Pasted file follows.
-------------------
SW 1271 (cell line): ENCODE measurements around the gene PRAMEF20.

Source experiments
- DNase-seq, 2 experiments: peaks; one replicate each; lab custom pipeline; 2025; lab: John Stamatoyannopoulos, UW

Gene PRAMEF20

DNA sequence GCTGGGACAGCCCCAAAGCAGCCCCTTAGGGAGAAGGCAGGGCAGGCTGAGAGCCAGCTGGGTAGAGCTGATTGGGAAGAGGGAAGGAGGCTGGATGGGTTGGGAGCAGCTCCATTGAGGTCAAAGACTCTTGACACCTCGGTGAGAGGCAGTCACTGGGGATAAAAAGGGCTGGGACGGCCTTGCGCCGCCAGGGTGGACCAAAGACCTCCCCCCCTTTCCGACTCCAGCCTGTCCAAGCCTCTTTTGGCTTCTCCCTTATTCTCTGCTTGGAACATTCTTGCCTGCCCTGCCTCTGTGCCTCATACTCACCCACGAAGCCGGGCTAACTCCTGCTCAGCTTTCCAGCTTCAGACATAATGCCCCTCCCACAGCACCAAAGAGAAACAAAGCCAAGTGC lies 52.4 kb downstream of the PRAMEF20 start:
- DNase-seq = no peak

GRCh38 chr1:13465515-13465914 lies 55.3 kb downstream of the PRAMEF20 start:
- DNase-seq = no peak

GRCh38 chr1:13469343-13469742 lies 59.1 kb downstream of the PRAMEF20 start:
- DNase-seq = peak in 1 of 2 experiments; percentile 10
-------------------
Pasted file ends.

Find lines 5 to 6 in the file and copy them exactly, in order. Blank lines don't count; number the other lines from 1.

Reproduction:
DNA sequence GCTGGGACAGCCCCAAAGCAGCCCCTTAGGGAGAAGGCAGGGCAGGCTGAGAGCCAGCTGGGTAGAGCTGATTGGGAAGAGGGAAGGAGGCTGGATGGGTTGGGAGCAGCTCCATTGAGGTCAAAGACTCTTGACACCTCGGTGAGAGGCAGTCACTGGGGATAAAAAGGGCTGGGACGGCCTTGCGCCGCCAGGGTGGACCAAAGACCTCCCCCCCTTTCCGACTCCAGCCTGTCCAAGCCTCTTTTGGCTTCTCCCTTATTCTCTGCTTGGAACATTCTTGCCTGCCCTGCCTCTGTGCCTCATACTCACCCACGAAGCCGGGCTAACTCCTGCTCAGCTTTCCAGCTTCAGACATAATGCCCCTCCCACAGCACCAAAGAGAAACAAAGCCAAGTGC lies 52.4 kb downstream of the PRAMEF20 start:
- DNase-seq = no peak